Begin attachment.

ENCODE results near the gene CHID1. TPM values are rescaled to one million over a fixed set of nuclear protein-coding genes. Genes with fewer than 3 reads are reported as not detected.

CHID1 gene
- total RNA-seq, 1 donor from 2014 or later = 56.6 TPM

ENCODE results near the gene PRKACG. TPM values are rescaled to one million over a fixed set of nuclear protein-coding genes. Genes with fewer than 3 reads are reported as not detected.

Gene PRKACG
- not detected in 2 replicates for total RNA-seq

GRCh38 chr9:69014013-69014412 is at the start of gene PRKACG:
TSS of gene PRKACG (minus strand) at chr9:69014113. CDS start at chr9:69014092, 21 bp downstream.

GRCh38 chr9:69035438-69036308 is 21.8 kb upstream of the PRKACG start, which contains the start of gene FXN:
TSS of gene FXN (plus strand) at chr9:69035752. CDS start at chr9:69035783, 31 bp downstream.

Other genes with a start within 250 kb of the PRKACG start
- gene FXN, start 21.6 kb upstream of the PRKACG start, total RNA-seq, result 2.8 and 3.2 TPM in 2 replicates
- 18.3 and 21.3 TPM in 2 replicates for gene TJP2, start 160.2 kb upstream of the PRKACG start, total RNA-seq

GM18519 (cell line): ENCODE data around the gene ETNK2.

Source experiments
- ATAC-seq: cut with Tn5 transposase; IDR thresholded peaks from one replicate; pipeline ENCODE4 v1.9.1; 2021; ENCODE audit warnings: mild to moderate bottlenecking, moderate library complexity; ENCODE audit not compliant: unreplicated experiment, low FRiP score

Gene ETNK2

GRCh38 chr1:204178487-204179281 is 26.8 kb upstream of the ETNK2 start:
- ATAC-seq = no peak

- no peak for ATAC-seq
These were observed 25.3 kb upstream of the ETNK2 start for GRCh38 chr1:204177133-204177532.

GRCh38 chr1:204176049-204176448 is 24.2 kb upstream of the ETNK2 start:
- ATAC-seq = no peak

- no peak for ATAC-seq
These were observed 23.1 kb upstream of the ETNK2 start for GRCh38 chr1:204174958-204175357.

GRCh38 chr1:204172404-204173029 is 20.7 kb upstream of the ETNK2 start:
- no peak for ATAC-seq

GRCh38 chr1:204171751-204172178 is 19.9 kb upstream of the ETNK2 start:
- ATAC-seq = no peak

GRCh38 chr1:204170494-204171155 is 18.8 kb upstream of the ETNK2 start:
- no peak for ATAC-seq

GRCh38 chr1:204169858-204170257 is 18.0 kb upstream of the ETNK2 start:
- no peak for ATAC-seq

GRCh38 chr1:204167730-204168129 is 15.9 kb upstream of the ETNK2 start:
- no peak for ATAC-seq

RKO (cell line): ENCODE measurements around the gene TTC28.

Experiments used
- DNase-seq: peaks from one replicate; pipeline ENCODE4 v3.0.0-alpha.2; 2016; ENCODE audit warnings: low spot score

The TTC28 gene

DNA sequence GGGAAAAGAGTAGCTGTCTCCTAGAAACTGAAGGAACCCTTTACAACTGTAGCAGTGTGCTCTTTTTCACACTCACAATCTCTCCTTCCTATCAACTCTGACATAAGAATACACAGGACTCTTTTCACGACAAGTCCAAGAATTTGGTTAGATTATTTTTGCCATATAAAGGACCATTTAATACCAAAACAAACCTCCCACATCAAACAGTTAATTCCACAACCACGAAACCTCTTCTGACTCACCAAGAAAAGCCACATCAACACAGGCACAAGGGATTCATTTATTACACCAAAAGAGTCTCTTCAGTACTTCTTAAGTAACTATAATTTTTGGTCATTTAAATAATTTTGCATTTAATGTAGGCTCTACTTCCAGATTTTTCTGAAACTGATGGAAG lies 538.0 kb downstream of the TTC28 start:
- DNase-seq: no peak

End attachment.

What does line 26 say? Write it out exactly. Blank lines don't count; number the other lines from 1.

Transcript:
GRCh38 chr1:204172404-204173029 is 20.7 kb upstream of the ETNK2 start: